I’ve written before about the Social Security Paradox. This is the claim of supposed budget hawks that Social Security benefit cuts may be necessary in the future so we must cut future Social Security benefits now. If that sentence sounded kind of circular and meaningless, that’s the point: it’s a paradox!
In Paul Krugman’s column today, he deals with this issue a little, The Dwindling Deficit. I’m afraid he’s he a bit more pithy than I am, “So the plan is to avoid cuts in future benefits by committing right now to … cuts in future benefits. Huh?” Huh, indeed! But he goes on to give the Very Serious Position its due:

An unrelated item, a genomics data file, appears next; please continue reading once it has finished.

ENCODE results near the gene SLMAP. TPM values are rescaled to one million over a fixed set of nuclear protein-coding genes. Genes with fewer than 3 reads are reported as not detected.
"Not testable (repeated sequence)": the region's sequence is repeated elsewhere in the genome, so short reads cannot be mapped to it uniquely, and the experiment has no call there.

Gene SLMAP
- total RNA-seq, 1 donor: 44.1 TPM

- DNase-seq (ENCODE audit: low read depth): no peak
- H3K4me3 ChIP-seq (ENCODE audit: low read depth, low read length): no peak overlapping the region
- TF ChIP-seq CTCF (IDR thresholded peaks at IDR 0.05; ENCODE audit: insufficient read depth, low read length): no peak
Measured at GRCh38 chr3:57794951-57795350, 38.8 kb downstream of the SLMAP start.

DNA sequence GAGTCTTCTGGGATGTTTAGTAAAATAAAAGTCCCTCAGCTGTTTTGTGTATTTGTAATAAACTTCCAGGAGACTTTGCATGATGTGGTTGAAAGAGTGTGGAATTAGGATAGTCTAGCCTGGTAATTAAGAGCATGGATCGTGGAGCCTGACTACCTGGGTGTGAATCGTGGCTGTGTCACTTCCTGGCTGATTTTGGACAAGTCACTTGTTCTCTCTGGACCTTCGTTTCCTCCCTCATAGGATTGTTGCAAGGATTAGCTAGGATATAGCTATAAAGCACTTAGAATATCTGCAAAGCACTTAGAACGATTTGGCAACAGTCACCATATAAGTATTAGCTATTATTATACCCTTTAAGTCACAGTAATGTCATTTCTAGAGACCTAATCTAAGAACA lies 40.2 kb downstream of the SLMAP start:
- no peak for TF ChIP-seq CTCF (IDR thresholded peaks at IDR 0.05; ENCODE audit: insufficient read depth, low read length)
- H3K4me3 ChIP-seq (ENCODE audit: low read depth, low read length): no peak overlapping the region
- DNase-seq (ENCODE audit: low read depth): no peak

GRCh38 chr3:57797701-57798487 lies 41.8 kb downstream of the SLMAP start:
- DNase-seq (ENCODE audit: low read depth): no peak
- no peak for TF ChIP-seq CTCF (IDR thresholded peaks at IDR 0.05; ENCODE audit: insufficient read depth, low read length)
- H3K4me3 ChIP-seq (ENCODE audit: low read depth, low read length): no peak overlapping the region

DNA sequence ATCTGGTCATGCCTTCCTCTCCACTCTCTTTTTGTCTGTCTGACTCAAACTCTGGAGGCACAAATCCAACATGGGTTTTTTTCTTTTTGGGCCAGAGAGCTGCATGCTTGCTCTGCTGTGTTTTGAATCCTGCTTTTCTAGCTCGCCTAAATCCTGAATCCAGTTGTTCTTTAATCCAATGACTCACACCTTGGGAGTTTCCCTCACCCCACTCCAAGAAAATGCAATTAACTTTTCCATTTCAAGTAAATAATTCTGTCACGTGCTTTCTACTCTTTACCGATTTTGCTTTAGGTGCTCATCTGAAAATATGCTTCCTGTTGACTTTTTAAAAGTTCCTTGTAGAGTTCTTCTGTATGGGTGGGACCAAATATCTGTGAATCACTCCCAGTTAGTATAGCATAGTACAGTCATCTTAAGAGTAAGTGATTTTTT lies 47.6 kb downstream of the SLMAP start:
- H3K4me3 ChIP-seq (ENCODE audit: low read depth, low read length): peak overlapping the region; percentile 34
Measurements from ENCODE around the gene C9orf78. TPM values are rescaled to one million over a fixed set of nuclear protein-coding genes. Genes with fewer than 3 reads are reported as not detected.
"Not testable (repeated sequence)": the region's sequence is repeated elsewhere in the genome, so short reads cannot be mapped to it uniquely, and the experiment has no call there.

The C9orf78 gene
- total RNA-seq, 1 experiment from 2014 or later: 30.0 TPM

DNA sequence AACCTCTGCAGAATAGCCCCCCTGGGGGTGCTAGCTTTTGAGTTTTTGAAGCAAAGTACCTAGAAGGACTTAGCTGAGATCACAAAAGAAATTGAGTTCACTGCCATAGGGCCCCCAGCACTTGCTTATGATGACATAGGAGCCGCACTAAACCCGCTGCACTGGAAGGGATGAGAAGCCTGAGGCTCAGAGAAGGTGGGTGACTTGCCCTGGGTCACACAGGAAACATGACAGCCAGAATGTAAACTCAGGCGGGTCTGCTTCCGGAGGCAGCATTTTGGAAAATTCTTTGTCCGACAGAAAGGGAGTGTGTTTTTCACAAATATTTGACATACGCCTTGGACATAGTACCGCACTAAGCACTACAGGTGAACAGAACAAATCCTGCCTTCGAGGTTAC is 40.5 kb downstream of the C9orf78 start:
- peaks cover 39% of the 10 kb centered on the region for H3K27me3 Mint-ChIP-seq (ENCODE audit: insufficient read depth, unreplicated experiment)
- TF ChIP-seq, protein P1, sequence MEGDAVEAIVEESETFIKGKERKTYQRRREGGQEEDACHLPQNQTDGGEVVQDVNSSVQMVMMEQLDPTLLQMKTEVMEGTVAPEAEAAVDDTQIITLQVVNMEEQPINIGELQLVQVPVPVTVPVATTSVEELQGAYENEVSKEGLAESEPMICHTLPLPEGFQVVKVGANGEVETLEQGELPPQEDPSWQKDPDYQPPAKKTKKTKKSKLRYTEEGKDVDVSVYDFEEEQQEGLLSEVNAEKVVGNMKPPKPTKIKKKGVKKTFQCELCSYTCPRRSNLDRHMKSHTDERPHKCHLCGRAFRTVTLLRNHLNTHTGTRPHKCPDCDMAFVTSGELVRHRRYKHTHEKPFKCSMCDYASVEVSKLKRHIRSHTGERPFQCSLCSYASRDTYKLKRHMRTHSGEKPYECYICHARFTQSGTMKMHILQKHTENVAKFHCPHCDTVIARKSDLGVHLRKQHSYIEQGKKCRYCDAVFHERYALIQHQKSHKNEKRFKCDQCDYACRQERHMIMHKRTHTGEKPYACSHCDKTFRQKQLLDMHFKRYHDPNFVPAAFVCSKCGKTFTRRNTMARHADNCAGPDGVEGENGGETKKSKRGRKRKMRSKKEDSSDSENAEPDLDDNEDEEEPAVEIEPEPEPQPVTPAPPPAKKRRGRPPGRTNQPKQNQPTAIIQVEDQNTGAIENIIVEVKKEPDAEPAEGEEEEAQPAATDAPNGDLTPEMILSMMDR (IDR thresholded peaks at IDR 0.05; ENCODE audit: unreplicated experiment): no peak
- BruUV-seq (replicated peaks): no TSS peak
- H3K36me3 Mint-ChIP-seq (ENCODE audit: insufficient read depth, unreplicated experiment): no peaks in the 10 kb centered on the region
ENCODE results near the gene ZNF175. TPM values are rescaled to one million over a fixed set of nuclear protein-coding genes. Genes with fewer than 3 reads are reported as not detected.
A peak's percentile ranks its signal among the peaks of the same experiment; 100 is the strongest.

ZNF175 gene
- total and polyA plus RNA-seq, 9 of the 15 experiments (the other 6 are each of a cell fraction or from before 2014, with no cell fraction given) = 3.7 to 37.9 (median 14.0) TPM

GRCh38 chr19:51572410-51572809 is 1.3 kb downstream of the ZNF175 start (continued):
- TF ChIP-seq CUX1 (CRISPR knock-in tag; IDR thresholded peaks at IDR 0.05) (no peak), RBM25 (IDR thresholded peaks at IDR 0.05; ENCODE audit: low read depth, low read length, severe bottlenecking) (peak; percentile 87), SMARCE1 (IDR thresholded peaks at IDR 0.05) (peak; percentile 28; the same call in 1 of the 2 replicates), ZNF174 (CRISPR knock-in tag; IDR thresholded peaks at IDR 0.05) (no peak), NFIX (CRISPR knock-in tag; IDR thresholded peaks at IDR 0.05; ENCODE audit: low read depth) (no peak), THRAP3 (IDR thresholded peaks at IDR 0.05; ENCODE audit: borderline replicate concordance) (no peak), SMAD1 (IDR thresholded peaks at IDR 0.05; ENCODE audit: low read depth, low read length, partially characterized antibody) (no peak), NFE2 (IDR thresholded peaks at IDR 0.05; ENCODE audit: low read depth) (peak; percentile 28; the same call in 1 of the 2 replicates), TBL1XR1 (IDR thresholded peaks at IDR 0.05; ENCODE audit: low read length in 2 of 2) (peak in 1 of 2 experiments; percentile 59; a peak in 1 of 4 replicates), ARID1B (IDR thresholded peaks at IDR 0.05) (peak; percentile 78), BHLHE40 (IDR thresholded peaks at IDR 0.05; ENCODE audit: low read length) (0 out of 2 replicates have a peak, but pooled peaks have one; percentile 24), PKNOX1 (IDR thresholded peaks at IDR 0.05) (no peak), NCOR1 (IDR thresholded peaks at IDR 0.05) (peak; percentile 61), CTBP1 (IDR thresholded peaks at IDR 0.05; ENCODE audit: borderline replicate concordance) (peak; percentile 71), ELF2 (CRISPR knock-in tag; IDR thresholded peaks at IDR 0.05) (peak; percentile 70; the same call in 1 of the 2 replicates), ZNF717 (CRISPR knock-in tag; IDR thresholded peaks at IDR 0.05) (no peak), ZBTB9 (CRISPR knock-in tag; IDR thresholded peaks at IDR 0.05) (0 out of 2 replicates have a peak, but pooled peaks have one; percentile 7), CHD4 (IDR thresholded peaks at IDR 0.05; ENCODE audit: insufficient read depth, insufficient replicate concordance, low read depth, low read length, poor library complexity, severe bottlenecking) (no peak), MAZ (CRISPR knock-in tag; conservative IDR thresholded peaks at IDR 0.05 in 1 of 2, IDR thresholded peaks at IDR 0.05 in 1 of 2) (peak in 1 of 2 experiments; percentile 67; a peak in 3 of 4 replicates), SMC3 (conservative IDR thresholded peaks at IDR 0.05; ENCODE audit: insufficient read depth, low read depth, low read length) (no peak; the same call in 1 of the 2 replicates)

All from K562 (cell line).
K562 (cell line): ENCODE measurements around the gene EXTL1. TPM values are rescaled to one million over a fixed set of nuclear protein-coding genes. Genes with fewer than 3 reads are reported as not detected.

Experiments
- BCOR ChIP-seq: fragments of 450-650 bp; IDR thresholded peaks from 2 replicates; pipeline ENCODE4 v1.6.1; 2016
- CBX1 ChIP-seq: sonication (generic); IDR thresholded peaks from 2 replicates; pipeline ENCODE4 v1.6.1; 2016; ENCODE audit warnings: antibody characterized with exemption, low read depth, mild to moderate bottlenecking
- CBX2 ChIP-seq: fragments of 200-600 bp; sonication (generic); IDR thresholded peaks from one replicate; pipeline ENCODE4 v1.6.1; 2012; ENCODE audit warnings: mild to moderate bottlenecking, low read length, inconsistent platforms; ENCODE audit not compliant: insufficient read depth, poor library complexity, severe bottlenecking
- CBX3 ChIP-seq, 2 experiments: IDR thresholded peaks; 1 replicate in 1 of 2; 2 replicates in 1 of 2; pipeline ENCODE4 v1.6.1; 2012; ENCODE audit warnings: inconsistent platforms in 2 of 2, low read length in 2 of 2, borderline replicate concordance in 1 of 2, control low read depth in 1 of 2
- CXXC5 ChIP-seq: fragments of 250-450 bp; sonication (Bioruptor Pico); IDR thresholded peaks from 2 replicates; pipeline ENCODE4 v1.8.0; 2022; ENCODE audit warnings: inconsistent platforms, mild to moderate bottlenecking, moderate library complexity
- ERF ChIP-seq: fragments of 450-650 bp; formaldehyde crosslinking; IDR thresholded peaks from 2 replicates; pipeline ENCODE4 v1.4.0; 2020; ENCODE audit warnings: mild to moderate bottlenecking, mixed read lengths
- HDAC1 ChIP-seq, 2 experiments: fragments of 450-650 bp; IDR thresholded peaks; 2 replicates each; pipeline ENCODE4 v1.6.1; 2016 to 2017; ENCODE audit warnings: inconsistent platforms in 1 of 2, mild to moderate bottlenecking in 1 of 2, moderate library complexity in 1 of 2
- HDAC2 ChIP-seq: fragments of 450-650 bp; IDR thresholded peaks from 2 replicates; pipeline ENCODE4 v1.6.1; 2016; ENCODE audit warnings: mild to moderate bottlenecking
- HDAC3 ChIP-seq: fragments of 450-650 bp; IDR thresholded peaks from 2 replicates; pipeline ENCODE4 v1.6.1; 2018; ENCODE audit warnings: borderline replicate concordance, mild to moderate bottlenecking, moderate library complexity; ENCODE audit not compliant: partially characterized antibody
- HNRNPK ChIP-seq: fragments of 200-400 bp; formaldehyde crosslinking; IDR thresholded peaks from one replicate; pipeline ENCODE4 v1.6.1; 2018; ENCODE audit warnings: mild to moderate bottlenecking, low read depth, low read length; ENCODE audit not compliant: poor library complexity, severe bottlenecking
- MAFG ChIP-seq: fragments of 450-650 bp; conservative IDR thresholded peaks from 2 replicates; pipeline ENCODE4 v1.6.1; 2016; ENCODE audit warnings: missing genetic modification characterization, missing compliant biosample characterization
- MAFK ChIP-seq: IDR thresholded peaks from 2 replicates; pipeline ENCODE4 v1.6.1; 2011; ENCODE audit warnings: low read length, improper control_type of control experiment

I like his counter argument. However, I think that he’s giving the other side too much credit. In fact, I’ve never heard the argument put that way. Instead, these entitlement cutters always take it as a given that smaller Social Security checks are a good thing in themselves. The only argument I ever hear is totally disingenuous, “If we don’t make cuts now, the program will go bankrupt!” This is not true at all. If we do nothing, Social Security will be able to pay 80% of promised benefits in perpetuity. This includes rising wages, so even in real dollars future retirees will be better off with 80% of promised benefits.
So don’t accept what all the Very Serious People say. In almost all cases, what the Very Serious People know—Just know!—is false.
Update (18 January 2013 11:31 am)
Krugman has a blog post this morning that gets more to the core of what I’m talking about. Here’s an extended, but edited, version: